‘We don’t talk about it’: Anxiety through the South Asian lens

In the South Asian community, the conversation surrounding mental health, particularly anxiety, often remains complicated by cultural intricacies and societal expectations. Unlike conventional narratives, it's important to acknowledge that anxiety within this demographic transcends individual experiences, intertwining with familial dynamics and cultural pressures.


Cultural context

As a South Asian therapist, almost 90% of my clients are from BIPOC backgrounds. Why? Because it’s hard to find a therapist who understands the cultural nuances of South Asian communities. For instance, within these communities, anxiety is deeply entrenched in cultural norms and familial dynamics, shaping individuals' perceptions and responses to mental health challenges.

The collectivist nature (all of us is greater than one of us) of South Asian societies often prioritises collective well-being over individual needs, leading to the suppression of personal distress and emotional struggles. Moreover, the pervasive stigma surrounding mental health issues perpetuates a culture of silence and shame, making it challenging for individuals to seek help or openly discuss their experiences.

The high value placed on family ‘honour’ and social status means it can be exhausting! Understanding these cultural intricacies is important in addressing anxiety effectively within South Asian communities. As a therapist, it's important to create culturally sensitive approaches that honour clients’ backgrounds and values while also adopting the best approach for treatment.

Do cultural beliefs influence anxiety?

Absolutely! In South Asian communities, cultural beliefs and practices exert a profound influence on the understanding and management of anxiety.

Influence of religion and spirituality: Religion plays a significant role in the lives of many South Asians, providing solace, guidance, and a framework for understanding life's challenges, including anxiety. Religious rituals, prayers, and spiritual practices are often utilised as coping mechanisms to reduce distress and create a sense of connection and purpose. However, conflicting beliefs or perceived religious inadequacies may also contribute to feelings of guilt, exacerbating anxiety symptoms. This may also mean that they shy away from more mainstream approaches.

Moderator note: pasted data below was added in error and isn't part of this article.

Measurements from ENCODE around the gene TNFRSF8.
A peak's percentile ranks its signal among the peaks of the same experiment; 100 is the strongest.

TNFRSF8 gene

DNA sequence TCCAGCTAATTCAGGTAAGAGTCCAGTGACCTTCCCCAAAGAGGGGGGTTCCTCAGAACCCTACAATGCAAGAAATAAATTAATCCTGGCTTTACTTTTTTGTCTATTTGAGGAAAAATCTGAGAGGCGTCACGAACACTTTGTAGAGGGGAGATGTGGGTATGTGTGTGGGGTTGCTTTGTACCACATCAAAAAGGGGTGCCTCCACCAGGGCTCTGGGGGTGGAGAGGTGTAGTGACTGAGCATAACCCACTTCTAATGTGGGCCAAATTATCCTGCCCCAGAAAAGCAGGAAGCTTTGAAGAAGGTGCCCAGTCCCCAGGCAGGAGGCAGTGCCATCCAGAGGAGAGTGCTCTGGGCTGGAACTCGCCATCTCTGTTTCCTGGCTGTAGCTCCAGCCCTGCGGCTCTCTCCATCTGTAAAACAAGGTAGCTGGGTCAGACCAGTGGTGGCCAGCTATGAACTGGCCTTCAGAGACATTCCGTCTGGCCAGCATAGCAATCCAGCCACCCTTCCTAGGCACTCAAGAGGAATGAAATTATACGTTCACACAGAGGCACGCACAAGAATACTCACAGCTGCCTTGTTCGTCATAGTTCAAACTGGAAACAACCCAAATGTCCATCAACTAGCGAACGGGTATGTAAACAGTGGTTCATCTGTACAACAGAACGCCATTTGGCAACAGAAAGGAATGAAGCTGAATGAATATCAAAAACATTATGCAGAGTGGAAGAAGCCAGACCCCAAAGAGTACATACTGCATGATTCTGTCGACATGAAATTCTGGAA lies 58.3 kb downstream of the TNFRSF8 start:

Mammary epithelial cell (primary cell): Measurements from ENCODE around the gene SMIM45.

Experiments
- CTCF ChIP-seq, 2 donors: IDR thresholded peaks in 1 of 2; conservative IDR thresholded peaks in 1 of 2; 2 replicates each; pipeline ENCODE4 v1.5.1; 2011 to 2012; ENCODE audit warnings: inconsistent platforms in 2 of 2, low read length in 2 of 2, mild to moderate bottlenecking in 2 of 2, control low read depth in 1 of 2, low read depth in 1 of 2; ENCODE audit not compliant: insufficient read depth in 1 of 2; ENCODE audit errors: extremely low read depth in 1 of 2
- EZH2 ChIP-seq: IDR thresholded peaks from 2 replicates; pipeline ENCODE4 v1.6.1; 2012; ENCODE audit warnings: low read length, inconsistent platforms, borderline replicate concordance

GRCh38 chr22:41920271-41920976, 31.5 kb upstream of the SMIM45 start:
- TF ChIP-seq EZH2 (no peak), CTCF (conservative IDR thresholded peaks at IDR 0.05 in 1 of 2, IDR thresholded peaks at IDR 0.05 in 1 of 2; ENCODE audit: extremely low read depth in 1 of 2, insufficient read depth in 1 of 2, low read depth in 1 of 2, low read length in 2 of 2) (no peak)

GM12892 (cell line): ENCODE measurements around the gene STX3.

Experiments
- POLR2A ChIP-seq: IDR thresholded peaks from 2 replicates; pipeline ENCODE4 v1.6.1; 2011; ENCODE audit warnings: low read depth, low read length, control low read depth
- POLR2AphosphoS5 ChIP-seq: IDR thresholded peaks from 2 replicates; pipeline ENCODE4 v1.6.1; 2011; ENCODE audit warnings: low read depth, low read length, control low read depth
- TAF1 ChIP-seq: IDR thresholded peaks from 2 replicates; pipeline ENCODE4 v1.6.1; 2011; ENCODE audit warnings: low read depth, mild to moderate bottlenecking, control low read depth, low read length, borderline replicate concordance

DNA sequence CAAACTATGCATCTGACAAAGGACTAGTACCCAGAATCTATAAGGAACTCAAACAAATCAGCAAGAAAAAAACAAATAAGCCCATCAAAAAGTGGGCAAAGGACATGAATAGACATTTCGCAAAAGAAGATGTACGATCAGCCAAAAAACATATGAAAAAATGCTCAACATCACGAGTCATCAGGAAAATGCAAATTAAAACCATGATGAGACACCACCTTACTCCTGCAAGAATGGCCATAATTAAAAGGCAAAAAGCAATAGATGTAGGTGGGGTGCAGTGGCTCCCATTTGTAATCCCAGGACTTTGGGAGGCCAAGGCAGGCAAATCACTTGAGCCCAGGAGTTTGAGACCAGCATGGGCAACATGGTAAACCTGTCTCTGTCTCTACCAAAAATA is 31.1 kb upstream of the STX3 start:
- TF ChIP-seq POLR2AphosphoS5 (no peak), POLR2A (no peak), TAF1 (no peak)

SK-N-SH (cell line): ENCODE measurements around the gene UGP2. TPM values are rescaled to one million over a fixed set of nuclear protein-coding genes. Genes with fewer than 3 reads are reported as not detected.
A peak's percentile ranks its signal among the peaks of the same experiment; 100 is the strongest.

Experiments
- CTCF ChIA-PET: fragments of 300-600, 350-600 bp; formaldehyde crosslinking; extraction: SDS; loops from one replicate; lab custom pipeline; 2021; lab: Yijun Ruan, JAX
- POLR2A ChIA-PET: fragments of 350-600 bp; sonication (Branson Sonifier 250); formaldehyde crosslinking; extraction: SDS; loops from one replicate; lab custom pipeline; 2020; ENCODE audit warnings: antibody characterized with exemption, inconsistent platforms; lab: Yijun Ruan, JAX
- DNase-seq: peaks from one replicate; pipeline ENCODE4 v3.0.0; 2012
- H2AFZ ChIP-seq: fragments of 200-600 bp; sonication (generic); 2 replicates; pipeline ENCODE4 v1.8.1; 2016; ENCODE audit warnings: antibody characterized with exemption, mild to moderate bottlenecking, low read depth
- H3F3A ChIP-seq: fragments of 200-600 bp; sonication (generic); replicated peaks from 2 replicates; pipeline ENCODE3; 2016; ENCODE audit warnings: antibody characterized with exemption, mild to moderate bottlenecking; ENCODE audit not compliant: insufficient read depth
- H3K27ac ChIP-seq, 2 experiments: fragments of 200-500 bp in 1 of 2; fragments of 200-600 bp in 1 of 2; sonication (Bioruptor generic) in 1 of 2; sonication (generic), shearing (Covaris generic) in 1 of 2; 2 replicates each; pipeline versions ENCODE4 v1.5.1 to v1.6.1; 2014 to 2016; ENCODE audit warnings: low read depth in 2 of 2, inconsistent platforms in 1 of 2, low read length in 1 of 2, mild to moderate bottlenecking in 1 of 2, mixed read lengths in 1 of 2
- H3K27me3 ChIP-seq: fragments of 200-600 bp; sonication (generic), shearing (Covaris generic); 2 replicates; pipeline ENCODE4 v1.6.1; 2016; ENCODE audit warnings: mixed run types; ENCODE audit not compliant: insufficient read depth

Traditional healing modalities

South Asian cultures have a rich tradition of holistic healing practices that encompass physical, mental, and spiritual well-being. Ayurveda, yoga, and meditation are integral components of traditional healing systems, offering holistic approaches to addressing anxiety. As a South Asian therapist myself, I can relate to this in my own practice. For instance, In the South Asian culture, yoga (India’s greatest gift to the world!) is the complete package when it comes to trauma - mindful movement, intentional breathwork, somatic awareness and learning to sit with discomfort.

After a long day of sessions, particularly when I’m working with clients dealing with complex trauma and abuse, I use a mindful movement practice to help process all of the things that come up within me while holding this therapeutic space.

Honour, stigma and secrecy

If you’re a South Asian, you must have heard at some point, “Lekin log kya kahenge?” (“But what will people say?”)

The concept of honour, or "izzat" in many South Asian languages, holds immense significance within the community, influencing individuals' behaviours, decisions, and relationships. Anxiety may be perceived as a threat to familial honour, leading to secrecy, denial, or avoidance of seeking professional help. The fear of bringing shame or disgrace to the family can act as a barrier to acknowledging and addressing mental health concerns openly.

Coping and resilience

Despite the challenges faced by South Asians in managing anxiety and other mental health challenges, the community demonstrates remarkable resilience and possesses unique coping mechanisms rooted in cultural values and traditions. Drawing upon strong familial bonds, social support networks, and cultural resilience, South Asians often employ adaptive strategies to navigate anxiety. By tapping into the sense of shared belonging and interconnectedness, community support networks provide a crucial source of emotional sustenance and validation.

Plus, cultural values such as perseverance, resourcefulness, and spirituality contribute to this resilience, empowering clients to confront adversity and overcome challenges. Recognising and harnessing these inherent strengths helps create and promote culture-affirming therapy.

By incorporating cultural competence into therapy, mental health professionals can create a safe and supportive environment where clients feel understood and valued. Ultimately, culturally sensitive therapy not only enhances treatment outcomes but also fosters trust and collaboration between therapists and clients, facilitating a more enriching and transformative therapeutic experience.

The views expressed in this article are those of the author. All articles published on Counselling Directory are reviewed by our editorial team.

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London W1W & Sutton SM2
Written by Raisa Luther, Clinical Psychologist | South Asian Therapist
London W1W & Sutton SM2

Raisa is a senior licensed clinical psychologist with over 10 years of experience and specialises in the treatment of anxiety, depression, OCD, trauma, relationship issues and life transitions, particularly within the South Asian community. She is based in London and offers virtual therapy all over the UK.

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